|"Many energy companies have invested in closed or repressive countries -- arguing that their investment would help develop the local economy and thereby improve the human rights situation. But in this case, Enron has invested in a democratic country -- and human rights abuses there have increased. Enron hasn't made things better for human rights; it has made things worse."||
Ratnagiri: Violations of Human Rights 1997
Table of Contents
Appendix A: Correspondence Between Human Rights Watch and the Export-Import Bank of the United States
Appendix D: Correspondence Between the Government of India and the World Bank
V. Ratnagiri: Violations of Human Rights 1997
Beginning in 1994, when construction of the Dabhol Power project began in Ratnagiri, local farmers, shop-keepers, fisherpeople, politicians, and other residents of the district staged protests against it. Protests ceased in 1995 through the end of 1996, because construction at the site was suspended due to the cancellation of the project by the Shiv Sena-BJP government and during consideration of the CITU case.
If the police actually bring people for treatment, they may bring them to the government hospital. I have seen at least ten to fifteen people over the last year who were brought by the police after demonstrations. All of these people had injuries consistent with beatings by lathis: contusions, abrasions, cuts. Two people had fractures on their arms and hands because of beatings with lathis. When people are brought by police, the doctors do not take medical histories, they just treat their wounds. The police will take their information at the station and tell the hospital people to just treat them.112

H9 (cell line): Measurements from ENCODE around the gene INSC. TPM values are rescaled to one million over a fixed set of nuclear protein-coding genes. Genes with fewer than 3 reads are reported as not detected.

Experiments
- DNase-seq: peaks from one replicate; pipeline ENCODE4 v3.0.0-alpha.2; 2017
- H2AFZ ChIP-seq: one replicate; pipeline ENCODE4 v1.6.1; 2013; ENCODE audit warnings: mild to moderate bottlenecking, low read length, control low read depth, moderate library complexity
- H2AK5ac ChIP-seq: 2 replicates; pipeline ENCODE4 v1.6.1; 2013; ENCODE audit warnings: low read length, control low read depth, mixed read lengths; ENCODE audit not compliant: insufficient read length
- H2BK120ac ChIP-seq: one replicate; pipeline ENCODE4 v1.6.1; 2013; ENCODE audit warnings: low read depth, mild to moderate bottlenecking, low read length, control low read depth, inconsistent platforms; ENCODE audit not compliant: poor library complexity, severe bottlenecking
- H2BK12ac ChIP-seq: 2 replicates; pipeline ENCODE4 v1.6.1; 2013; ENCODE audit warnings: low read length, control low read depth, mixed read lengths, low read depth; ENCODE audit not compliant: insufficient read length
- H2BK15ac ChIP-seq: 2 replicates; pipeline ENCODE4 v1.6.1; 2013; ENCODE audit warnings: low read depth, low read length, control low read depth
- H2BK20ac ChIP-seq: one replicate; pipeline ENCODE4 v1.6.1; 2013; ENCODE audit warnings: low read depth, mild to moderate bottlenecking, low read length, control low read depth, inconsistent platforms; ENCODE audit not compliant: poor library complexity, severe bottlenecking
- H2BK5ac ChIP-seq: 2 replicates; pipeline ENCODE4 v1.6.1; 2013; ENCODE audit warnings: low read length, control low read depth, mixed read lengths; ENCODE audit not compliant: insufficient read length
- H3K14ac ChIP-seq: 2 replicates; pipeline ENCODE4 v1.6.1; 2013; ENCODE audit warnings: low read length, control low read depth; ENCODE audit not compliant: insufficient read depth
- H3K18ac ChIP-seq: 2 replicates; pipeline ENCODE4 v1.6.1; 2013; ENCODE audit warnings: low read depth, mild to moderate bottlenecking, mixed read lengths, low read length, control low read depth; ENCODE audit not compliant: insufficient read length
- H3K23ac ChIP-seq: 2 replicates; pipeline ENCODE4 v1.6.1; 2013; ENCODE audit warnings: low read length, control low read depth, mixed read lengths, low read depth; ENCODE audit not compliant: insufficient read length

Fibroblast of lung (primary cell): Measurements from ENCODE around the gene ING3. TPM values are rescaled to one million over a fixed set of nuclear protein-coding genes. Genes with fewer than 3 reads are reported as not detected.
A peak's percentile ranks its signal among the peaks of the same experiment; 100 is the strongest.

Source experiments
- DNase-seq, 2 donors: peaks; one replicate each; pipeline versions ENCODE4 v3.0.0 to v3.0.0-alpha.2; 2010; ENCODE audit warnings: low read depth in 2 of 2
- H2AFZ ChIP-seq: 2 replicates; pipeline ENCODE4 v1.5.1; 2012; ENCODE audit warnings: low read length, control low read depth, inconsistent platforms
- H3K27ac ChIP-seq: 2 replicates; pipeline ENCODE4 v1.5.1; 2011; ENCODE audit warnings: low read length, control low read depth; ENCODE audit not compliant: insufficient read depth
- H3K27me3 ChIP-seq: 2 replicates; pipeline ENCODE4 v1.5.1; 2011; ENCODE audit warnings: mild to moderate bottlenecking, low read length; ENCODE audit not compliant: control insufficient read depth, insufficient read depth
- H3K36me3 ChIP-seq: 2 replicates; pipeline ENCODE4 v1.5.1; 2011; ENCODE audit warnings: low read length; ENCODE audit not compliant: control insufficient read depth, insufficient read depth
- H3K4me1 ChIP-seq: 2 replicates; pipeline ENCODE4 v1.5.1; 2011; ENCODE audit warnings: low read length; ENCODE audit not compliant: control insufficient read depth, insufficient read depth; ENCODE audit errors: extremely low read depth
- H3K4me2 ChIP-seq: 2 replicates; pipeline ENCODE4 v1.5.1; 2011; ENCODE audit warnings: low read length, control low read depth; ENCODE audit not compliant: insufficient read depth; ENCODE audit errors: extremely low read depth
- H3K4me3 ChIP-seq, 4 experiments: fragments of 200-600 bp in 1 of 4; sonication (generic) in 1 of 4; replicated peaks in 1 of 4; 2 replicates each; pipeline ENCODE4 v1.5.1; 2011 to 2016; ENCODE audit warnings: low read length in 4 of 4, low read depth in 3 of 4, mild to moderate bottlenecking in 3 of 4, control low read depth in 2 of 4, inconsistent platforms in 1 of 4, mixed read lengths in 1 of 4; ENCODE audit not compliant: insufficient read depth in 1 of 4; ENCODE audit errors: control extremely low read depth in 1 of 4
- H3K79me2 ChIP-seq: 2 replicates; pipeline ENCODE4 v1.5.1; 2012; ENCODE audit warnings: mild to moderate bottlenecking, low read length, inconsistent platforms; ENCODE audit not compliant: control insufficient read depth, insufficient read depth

The abuses took place in the context of a state of emergency that had been imposed for DPCs benefit, and those responsible were state agents acting at the companys request with additional surveillance provided by DPC.
After a brutal police raid on June 3, 1997 (see below), demonstrations became less frequent, because villagers feared the repressive tactics of police and many were facing charges still under adjudication. However, local opposition to the project remained strong. Ataman More, a local leader of the opposition to the project, told Human Rights Watch in early 1998, [P]eople still oppose the projectand protests could intensify except for the police atrocities and harassment.113 Prohibitory orders were still being renewed at fifteen-day intervals, and criminal proceedings against opponents of the Dabhol Power project continued to be adjudicated.114
This report focuses on a series of thirty demonstrations that took placeat the height of opposition to the Dabhol Power projectbetween January 13 and June 1997 in Guhagar and Chiplun, population centers in Ratnagiri district.
112 Human Rights Watch interview with Dr. S.B. Bhale, Guhagar village, February 15, 1998. 113 Human Rights Watch interview with Ataman More, Veldur village, February 14, 1998. 114 Indian Peoples Tribunal for Human Rights, Submission on Enron in India, April 17, 1998, p. 4.